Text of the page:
The procedure | Ganglion

A ganglion is a benign swelling in the fingers or the wrist, usually originating in tendonsheets or joint capsula’s. The swelling may limit the function and can be painful. Depending on the size, taking it out will be done under local or general anaesthetic.

Where will I be operated?

If an operation is the best option in your case, then this will be performed in the fully equipped operating theatre at the Radetzky villa.

What can I expect of the operation?

The operation will be performed under either local or general anaesthetic and will take approximately 10 to 20 minutes. Your surgeon will always see you before the operation and will talk you through the steps. The procedure will start by prepping and draping of your lower arm and hand. Markings will be made and your arm will be elevated in order to reduce the amount of blood inside. Then a band around your upper arm will inflate tightly to prevent blood from running through your arm for the period of the operation. Your surgeon will use a precise electric devise to stop any bleeding that may occur and will use a suture to close the wound.

What are the risks?

Removal of a ganglion is considered to be a low risk procedure. The most common complications are postoperative bleeding, infection or scar reactions. In some cases this may lead to prolonged recovery. Luckily these complications only seldom occur.

What can I expect after the operation?

Your hand will be bandaged for 24 hours, during which time regular elevation – with your hand being higher than the elbow – is wise. When the anaesthetic wears off you may experience some slight discomfort. In the first few days healing will include some swelling and (variably) some restricted movements. These should however gradually disappear, as you are encouraged to use your hand as normal as possible. If sutures need to be removed, this will be done after 1 to 2 weeks.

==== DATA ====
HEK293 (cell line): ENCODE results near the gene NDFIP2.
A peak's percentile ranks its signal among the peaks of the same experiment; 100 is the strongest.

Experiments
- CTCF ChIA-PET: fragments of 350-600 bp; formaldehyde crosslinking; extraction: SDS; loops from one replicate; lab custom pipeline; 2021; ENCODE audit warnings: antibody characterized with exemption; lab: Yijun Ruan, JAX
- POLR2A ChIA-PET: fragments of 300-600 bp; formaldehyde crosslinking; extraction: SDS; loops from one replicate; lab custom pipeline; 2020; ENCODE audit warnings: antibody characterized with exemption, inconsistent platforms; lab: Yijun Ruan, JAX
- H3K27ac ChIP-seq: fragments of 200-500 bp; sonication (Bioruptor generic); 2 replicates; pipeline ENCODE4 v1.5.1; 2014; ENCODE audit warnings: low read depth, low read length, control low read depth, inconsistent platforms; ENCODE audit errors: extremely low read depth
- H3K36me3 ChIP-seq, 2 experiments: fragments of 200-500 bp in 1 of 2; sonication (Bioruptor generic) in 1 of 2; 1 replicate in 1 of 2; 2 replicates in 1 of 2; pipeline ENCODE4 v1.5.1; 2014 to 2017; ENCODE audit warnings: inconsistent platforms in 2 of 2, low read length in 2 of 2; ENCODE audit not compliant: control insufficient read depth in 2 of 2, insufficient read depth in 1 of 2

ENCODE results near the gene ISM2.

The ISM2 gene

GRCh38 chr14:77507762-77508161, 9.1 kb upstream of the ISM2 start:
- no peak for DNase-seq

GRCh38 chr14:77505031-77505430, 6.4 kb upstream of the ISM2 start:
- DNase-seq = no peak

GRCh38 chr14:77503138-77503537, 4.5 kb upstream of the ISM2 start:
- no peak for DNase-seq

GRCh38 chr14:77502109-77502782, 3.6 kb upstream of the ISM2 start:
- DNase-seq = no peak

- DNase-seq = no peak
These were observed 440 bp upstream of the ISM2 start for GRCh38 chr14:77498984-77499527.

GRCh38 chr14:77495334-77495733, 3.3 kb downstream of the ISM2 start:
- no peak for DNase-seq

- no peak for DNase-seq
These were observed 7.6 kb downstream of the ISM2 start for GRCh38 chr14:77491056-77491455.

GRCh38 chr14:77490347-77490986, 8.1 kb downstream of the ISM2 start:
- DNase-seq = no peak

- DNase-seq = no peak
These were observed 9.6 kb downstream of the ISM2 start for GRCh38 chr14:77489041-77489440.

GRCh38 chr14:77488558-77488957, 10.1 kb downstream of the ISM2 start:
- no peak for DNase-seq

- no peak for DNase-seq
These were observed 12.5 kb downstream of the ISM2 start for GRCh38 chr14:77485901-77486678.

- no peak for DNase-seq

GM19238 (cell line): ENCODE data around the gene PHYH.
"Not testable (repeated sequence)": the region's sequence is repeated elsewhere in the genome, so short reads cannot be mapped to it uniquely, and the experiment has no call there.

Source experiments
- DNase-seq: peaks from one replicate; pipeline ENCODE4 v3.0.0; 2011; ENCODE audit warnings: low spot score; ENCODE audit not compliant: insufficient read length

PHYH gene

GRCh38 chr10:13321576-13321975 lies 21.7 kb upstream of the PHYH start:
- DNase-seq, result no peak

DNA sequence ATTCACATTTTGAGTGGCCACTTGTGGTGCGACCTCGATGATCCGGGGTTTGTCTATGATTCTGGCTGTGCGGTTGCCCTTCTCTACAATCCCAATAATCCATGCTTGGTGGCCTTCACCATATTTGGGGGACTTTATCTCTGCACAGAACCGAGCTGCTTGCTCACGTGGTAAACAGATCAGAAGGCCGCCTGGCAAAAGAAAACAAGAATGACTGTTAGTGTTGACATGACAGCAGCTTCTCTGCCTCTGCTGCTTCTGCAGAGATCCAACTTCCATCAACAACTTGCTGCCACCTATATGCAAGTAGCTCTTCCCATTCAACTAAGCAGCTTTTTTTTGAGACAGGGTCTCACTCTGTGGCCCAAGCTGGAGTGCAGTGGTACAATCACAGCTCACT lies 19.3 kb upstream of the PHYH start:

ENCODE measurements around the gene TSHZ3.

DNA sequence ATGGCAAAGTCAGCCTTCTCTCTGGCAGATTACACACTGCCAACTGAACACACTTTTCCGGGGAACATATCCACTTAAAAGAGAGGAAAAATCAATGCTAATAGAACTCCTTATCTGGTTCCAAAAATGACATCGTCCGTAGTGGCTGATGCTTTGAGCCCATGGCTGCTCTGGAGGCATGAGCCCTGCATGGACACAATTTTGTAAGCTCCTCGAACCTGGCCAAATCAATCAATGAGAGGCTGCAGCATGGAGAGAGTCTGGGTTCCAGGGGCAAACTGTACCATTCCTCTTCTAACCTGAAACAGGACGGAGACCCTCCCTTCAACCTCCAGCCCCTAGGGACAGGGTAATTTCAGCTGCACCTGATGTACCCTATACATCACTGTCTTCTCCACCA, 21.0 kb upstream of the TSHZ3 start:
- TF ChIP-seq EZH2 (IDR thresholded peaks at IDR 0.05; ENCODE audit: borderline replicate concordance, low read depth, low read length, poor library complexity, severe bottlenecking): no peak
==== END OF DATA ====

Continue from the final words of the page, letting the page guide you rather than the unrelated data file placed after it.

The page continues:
What will the scars be like?

The scar will be limited and will run at the site of the swelling. It will be slightly red for the first few months. Eventually the colour will even out. Typically a scar will take one year to fully mature and in the majority of cases the scar, although present, should not be on the foreground anymore by that time.

How long before I can resume my normal life?

Most people manage to return to light activities in the first few days after surgery. At one to two weeks after surgery a follow-up appointment will be made for you at the Radetzky villa. From then on you are allowed to do everything again. However, please listen to your body though; pain is a protective mechanism, so if certain movements are painful please do not overdo them.

What is good to know about the long term?

A ganglion is the result of a weak spot in a capsular structure of either a tendon or a joint. The treatment will focus on the site where the trouble resides. At a later date swellings (at other locations) may (re)occur, which may necessitate further treatment.
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